loafingcactus's Reviews > The Clockwork Universe: Isaac Newton, the Royal Society, and the Birth of the Modern World

The Clockwork Universe by Edward Dolnick
Rate this book
Clear rating

by
1368664
's review
May 10, 2011

really liked it
bookshelves: philosophyofscience, sampled-kindle-2011, read-2012, library-audible
Read in June, 2012

This book was likely far more enjoyable as an audible book, driving down the road thinking "now that is interesting!", than it would have been to slog through as a read. Not because it is badly written, but just because it is packed with interesting bits that don't necessarily make for page turning narrative.

The book explains that we reinterpret those at the turning point of the modern world to our modern sensibilities, conveniently ignoring how these individuals were also intellectually tied to the past. It makes them seem more "scientific" than they really were, more detached from the human world than they really were, and perhaps allows a certain glibness about the importance of culture today. REAL scientists we think, don't have culture just science, and therefore if we are to be modern we must eschew culture too. None of this is true.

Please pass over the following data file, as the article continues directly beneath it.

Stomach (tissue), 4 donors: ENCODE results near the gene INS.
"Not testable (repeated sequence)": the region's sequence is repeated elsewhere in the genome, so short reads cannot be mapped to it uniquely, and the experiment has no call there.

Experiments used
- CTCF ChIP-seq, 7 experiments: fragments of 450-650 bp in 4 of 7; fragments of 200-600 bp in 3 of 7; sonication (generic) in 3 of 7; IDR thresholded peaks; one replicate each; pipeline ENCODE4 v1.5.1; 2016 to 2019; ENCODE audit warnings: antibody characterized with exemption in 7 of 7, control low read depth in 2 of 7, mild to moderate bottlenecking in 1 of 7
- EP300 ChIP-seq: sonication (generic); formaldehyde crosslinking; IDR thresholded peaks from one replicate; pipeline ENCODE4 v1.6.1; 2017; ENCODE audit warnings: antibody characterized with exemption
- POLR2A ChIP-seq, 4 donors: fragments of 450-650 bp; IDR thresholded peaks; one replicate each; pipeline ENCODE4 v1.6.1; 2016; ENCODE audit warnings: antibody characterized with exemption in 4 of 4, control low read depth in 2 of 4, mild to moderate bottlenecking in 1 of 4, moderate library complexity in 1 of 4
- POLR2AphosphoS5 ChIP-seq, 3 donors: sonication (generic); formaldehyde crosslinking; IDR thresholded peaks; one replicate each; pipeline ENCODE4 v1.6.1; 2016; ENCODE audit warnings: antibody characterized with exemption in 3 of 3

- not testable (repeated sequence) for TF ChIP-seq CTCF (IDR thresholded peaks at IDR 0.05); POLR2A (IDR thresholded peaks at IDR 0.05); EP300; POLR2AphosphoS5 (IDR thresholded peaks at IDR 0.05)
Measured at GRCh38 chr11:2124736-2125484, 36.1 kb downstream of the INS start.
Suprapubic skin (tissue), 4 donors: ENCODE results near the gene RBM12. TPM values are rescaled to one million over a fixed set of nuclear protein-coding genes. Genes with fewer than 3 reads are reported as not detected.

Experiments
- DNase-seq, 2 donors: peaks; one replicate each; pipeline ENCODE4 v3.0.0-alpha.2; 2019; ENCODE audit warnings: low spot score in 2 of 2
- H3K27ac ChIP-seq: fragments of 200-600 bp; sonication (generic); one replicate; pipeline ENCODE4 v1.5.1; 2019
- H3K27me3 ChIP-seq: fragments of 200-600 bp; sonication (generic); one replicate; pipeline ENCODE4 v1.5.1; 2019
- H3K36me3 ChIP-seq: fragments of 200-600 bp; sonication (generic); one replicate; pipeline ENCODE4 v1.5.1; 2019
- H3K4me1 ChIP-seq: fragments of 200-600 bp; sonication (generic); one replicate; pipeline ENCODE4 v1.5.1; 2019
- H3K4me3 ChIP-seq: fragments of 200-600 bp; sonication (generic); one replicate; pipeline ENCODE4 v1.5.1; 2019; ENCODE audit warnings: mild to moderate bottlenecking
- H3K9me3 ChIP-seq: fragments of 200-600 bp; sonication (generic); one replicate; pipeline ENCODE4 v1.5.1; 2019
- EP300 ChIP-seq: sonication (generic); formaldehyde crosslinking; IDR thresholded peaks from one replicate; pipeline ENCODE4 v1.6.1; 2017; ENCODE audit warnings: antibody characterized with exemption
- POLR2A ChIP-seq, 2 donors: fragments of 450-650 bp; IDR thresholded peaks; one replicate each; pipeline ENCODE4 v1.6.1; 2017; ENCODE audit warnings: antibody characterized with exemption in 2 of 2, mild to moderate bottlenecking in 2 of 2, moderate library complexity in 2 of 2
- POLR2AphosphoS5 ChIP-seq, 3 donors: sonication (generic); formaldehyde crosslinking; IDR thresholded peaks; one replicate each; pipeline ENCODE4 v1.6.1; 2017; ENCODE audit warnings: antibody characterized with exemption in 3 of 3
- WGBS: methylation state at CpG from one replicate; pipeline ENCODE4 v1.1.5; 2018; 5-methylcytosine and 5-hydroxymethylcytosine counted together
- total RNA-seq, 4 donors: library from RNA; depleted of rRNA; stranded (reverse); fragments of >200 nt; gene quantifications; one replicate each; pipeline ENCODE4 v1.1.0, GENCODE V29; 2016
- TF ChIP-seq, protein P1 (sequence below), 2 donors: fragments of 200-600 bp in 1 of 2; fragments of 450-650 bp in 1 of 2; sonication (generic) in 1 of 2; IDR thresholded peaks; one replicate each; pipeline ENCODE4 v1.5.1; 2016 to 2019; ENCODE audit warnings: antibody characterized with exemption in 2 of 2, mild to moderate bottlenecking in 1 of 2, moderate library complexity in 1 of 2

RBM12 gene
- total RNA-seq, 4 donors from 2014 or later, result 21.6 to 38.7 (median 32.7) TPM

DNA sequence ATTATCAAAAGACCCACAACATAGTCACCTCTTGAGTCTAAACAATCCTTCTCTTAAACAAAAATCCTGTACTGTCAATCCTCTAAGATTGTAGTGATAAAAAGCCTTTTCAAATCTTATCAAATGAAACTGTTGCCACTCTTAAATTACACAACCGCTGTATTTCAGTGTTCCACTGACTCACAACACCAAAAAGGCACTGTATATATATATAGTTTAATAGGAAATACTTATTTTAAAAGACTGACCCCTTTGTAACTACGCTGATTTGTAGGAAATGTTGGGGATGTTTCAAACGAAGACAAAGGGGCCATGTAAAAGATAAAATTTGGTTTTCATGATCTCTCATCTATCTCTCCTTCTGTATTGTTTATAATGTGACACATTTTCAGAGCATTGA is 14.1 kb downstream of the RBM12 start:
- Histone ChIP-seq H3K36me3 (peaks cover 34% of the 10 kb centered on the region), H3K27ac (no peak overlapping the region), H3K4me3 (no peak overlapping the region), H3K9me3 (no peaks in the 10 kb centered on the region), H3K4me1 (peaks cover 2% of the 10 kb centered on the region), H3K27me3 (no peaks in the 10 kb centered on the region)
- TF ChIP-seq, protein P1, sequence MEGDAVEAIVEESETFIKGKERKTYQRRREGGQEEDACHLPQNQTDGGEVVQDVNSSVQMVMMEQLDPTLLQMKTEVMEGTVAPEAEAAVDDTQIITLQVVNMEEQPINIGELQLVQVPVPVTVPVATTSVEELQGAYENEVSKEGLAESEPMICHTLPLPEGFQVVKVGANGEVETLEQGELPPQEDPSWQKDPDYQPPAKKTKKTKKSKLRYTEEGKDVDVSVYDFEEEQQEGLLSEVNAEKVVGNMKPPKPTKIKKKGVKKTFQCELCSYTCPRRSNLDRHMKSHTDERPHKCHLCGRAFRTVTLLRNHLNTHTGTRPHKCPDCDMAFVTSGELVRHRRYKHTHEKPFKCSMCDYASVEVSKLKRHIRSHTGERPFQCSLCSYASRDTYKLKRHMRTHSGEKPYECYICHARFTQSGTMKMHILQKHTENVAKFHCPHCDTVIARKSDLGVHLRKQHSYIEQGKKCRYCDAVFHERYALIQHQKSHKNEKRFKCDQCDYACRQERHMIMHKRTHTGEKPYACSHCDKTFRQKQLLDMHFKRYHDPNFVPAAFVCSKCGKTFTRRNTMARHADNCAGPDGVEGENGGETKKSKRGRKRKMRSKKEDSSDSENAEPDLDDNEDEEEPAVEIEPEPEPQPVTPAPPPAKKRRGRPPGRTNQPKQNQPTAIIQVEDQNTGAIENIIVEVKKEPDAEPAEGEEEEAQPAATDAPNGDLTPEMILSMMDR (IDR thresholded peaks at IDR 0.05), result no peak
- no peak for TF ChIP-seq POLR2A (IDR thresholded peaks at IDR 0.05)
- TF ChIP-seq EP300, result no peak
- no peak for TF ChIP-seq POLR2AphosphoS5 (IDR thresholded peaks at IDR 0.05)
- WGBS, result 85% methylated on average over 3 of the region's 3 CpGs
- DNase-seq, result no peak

One of the true items associated with success which is not highlighted by the author but which is unavoidable in the history is simply not giving up. Kepler worked for more than a decade before having major breakthroughs. This is the lesson to never be forgotten. And it perhaps highlights how the present day publish-or-perish academy isn't really structured to support great work.

The conclusion of the book relies on the show-don't-tell that proceeded it, nonetheless I wish it had been less perfunctory. Some more analysis of the big picture would have been nice to hear.
flag

Sign into Goodreads to see if any of your friends have read The Clockwork Universe.
Sign In »

No comments have been added yet.